Surgery is recommended for women who have small tumours confined to the cervix and where there is no evidence of lymph node spread. The actual extent of the cancer in the cervix will determine the type of surgery that is required.
If your tumour is very small, a cone biopsy may be the only treatment you need.
Other types of surgery include:
- hysterectomy (simple or radical)
- lymph node dissection
- bilateral salpingo-oophorectomy
- ovarian transposition or relocation
- pelvic exenteration.
One type of surgery which may be offered to you, if you still wish to have children and your cancer is small enough, is a radical trachelectomy. This involves removing the cervix and adjacent pelvic tissues, while preserving the upper part of the uterus (called the body of the uterus or womb).
The side effects of a radical trachelectomy are similar to those of a hysterectomy (see ‘Hysterectomy’, below), but you will still have periods (menstruate) after the surgery.
A hysterectomy is the surgical removal of the uterus. In cervical cancer, the cervix is also removed (total hysterectomy). There are two main types. Both are usually performed under a general anaesthetic.
The uterus and cervix are removed. If your operation is performed through an abdominal incision (cut in the tummy) you will usually spend four to five days in hospital. If your surgery is performed laparoscopically (keyhole surgery), you will only be in hospital for one to two days.
The uterus and about two centimetres of the upper vagina and the soft tissues around the cervix are removed. This surgery may affect your bowel or bladder function. You may have to spend about a week in hospital. In some treatment centres you may be offered a laparoscopic (keyhole) approach to your operation. In this case you will only be in hospital for two to three days, but you may still have some effect on your bowel and bladder function.
When you wake up from a hysterectomy, you will have several tubes in place. An intravenous drip will give you fluid and medication. There may also be one or two tubes in your abdomen to drain fluid from the operation site and a small plastic tube (catheter) in your bladder to drain urine. These tubes will be removed three to five days after the operation.
As with all major operations, you will have some pain or discomfort. You will be given pain relief medication through an intravenous drip or an epidural (an injection of drugs into the spine). Let your doctor or nurse know when you feel uncomfortable – don’t wait until the pain becomes severe.
Your doctors, nurses and physiotherapist will show you how to move your legs to prevent blood clots and help lymph fluid drain. As soon as you are able, you should get out of bed and walk around.
You can go home after any stitches or clips are taken out. Most women feel better within six weeks but recovery may take longer for women who have had a radical hysterectomy.
The following tips may help:
- Rest: Take things easy and only do what is comfortable.
- Lifting: Avoid heavy lifting for at least three months. Ask others for help around the house.
- Driving: Avoid driving until you feel comfortable to do so and are able to put your foot down suddenly to brake. After an abdominal incision this may take a few weeks, but after laparoscopic surgery you should be able to drive in a week or so. If you are unsure, talk to your doctor.
- Sex: Avoid penetrative vaginal sexual intercourse for about six weeks after the operation to give the wound time to heal. If you have become menopausal, you may feel a lack of interest, your vagina may be dry and there may be pain on deep penetration. Taking things slowly with an informed and sympathetic partner is most important. Please feel free to discuss these issues before surgery with your doctor and after with the nurses caring for you, who will be knowledgeable about any of these areas of women’s health and wellbeing.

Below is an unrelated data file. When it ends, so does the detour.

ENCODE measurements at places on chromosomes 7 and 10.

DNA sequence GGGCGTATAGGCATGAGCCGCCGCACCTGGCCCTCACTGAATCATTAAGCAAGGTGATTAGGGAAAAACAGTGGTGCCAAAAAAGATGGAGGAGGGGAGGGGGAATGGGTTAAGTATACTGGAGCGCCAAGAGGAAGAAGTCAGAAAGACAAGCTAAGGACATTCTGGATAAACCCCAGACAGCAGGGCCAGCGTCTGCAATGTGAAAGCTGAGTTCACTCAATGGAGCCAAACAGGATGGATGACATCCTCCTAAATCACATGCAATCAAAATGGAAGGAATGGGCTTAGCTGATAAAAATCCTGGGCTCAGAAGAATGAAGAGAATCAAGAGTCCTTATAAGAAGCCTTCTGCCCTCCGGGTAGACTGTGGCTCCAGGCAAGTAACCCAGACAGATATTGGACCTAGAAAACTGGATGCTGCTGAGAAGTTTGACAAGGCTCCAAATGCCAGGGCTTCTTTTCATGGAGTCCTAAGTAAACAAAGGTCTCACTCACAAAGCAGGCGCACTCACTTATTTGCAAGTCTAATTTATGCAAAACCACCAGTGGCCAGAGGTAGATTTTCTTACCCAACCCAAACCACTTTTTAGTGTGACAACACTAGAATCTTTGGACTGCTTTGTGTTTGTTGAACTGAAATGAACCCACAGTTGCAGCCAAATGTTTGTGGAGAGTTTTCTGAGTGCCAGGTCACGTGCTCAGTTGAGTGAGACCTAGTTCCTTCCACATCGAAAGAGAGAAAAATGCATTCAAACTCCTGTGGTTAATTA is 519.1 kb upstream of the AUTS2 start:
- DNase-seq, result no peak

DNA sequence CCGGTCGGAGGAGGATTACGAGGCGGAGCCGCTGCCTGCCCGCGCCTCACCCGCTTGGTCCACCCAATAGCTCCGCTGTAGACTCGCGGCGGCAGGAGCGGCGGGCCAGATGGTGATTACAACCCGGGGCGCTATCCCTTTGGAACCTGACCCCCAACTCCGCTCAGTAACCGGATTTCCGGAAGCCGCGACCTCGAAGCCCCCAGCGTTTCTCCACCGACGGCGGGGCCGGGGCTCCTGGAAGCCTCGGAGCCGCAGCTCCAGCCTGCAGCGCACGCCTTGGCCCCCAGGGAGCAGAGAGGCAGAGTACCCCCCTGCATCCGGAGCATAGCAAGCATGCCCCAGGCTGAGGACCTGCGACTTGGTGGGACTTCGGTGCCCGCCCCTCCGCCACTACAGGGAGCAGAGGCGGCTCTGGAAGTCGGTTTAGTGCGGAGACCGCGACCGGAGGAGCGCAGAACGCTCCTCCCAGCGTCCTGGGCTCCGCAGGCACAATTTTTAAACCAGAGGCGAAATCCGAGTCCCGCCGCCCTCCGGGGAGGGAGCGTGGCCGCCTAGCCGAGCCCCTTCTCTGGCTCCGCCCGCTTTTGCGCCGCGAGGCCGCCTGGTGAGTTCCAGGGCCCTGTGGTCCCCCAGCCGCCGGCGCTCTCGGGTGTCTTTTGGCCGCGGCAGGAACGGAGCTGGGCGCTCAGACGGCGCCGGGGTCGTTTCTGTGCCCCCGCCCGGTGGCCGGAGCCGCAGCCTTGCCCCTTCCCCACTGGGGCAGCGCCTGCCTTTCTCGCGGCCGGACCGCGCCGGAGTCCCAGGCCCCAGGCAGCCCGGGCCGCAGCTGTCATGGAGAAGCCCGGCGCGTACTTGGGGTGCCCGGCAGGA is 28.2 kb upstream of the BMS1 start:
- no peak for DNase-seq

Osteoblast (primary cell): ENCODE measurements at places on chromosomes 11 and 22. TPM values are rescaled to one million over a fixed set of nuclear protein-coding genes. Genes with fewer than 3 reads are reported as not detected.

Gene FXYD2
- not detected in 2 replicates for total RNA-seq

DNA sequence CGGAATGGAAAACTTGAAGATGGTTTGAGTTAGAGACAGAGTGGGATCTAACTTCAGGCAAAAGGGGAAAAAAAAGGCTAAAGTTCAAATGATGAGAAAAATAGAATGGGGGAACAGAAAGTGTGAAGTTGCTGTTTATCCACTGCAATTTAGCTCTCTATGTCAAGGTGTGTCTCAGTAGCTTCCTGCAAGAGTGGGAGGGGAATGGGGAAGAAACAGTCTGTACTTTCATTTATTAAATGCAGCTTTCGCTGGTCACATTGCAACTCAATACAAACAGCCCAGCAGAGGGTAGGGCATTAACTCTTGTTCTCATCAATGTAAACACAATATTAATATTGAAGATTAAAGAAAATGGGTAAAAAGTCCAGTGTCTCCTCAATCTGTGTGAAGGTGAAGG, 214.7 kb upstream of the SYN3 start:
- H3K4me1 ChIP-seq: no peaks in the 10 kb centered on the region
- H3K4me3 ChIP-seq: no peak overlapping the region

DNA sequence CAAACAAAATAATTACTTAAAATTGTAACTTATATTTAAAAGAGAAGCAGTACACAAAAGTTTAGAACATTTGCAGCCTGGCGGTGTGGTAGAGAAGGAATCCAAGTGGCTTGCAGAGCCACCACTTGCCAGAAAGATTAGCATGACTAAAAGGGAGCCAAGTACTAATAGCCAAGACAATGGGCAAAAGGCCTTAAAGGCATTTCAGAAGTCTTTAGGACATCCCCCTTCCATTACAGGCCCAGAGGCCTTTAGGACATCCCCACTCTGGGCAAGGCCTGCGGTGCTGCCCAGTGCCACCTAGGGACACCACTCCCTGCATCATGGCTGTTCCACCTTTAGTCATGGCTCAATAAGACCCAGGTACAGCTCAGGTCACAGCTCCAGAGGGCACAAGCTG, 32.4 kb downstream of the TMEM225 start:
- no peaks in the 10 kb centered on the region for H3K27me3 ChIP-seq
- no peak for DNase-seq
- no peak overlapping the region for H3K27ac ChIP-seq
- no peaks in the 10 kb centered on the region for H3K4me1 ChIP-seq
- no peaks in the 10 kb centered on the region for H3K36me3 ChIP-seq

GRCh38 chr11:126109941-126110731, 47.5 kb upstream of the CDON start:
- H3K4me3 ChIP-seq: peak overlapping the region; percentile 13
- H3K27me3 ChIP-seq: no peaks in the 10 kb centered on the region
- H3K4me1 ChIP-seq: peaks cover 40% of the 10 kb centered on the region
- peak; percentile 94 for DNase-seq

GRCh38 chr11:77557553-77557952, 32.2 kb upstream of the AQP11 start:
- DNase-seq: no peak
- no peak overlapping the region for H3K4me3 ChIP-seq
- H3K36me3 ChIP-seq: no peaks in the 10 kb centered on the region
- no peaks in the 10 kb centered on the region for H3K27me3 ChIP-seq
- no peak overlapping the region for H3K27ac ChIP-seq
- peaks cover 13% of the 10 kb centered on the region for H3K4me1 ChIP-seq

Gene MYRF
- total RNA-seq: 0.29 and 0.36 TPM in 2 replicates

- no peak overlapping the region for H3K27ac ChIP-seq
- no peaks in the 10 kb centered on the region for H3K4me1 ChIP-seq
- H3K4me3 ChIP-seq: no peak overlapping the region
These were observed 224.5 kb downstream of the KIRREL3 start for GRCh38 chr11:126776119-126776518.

Lymph node dissection (pelvic lymphadenectomy)
In most cases of cervical cancer your doctor will need to surgically remove some lymph nodes in your pelvic region to see if cancer has spread beyond the cervix. This is called a lymph node dissection or a lymphadenectomy.
Lymph node dissection is usually performed at the time of the planned radical hysterectomy or radical trachelectomy.
Your surgeon may use extremely small titanium clips to seal the lymph vessels when the nodes are removed. After surgery you may develop an accumulation of fluid known as a lymphocoele (pronounced “limfoseal”) around these clipped sites. They can be seen on scans but are not cancerous and don’t usually cause any problems, though sometimes the fluid needs to be removed.
If cancer is discovered in your lymph nodes during the operation, your doctor may cease the procedure and talk to you after surgery about the need to change your treatment plan. Chemoradiation may be recommended.
If there is no cancer found in the lymph nodes, the removed tissues will be tested in a laboratory and the results reported to your treatment team about a week later. They will then let you know if any further treatment is needed.
A lymph node dissection may cause one or both of your legs to swell (lymphoedema).
Bilateral salpingo-oophorectomy is surgery to remove both ovaries and both fallopian tubes. It is not a standard part of cervical cancer surgery. The need for a bilateral salpingo-oophorectomy will depend on whether you are post-menopausal and if you have the less common sub-type of cancer named adenocarcinoma.
Ovarian transposition or relocation
Sometimes your surgeon will recommend that your ovaries are transposed (relocated) out of the pelvis at the time of surgery, just in case there is a need for radiation treatment after the surgery.
Pelvic exenteration is a rarely performed procedure. This may be offered if the cancer has spread beyond the uterus to the surrounding organs (either the bladder or rectum), or has returned in the pelvic area after radiation treatment.